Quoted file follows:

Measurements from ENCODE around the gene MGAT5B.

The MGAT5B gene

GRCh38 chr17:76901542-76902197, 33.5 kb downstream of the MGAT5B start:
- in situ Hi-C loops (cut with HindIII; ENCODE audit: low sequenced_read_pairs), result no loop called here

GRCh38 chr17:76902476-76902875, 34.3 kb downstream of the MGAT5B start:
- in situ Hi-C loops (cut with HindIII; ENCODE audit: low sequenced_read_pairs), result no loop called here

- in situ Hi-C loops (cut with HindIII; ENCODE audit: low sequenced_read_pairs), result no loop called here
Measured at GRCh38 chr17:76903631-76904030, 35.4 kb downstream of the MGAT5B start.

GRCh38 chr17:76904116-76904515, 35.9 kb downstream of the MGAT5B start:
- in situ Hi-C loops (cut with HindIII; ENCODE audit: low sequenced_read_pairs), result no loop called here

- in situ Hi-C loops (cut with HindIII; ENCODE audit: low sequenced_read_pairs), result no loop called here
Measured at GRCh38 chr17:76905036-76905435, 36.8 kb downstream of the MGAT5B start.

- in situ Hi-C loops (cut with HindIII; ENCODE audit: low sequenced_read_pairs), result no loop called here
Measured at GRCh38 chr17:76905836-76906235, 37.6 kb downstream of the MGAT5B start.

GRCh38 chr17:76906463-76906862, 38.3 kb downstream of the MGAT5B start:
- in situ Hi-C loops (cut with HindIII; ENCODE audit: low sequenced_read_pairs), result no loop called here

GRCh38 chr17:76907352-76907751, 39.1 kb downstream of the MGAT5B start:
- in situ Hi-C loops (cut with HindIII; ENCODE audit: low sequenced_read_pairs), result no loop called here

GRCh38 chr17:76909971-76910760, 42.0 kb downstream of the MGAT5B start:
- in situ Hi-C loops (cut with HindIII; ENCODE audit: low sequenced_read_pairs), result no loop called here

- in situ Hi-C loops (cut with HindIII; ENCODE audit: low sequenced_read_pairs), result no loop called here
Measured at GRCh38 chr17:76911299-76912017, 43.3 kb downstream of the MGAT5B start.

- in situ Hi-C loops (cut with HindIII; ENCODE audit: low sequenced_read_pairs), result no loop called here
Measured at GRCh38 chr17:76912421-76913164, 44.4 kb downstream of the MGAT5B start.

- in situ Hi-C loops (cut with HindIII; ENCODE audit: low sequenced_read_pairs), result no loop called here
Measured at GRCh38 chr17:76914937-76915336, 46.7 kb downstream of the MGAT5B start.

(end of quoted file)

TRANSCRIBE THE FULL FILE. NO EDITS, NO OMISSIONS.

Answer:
Measurements from ENCODE around the gene MGAT5B.

The MGAT5B gene

GRCh38 chr17:76901542-76902197, 33.5 kb downstream of the MGAT5B start:
- in situ Hi-C loops (cut with HindIII; ENCODE audit: low sequenced_read_pairs), result no loop called here

GRCh38 chr17:76902476-76902875, 34.3 kb downstream of the MGAT5B start:
- in situ Hi-C loops (cut with HindIII; ENCODE audit: low sequenced_read_pairs), result no loop called here

- in situ Hi-C loops (cut with HindIII; ENCODE audit: low sequenced_read_pairs), result no loop called here
Measured at GRCh38 chr17:76903631-76904030, 35.4 kb downstream of the MGAT5B start.

GRCh38 chr17:76904116-76904515, 35.9 kb downstream of the MGAT5B start:
- in situ Hi-C loops (cut with HindIII; ENCODE audit: low sequenced_read_pairs), result no loop called here

- in situ Hi-C loops (cut with HindIII; ENCODE audit: low sequenced_read_pairs), result no loop called here
Measured at GRCh38 chr17:76905036-76905435, 36.8 kb downstream of the MGAT5B start.

- in situ Hi-C loops (cut with HindIII; ENCODE audit: low sequenced_read_pairs), result no loop called here
Measured at GRCh38 chr17:76905836-76906235, 37.6 kb downstream of the MGAT5B start.

GRCh38 chr17:76906463-76906862, 38.3 kb downstream of the MGAT5B start:
- in situ Hi-C loops (cut with HindIII; ENCODE audit: low sequenced_read_pairs), result no loop called here

GRCh38 chr17:76907352-76907751, 39.1 kb downstream of the MGAT5B start:
- in situ Hi-C loops (cut with HindIII; ENCODE audit: low sequenced_read_pairs), result no loop called here

GRCh38 chr17:76909971-76910760, 42.0 kb downstream of the MGAT5B start:
- in situ Hi-C loops (cut with HindIII; ENCODE audit: low sequenced_read_pairs), result no loop called here

- in situ Hi-C loops (cut with HindIII; ENCODE audit: low sequenced_read_pairs), result no loop called here
Measured at GRCh38 chr17:76911299-76912017, 43.3 kb downstream of the MGAT5B start.

- in situ Hi-C loops (cut with HindIII; ENCODE audit: low sequenced_read_pairs), result no loop called here
Measured at GRCh38 chr17:76912421-76913164, 44.4 kb downstream of the MGAT5B start.

- in situ Hi-C loops (cut with HindIII; ENCODE audit: low sequenced_read_pairs), result no loop called here
Measured at GRCh38 chr17:76914937-76915336, 46.7 kb downstream of the MGAT5B start.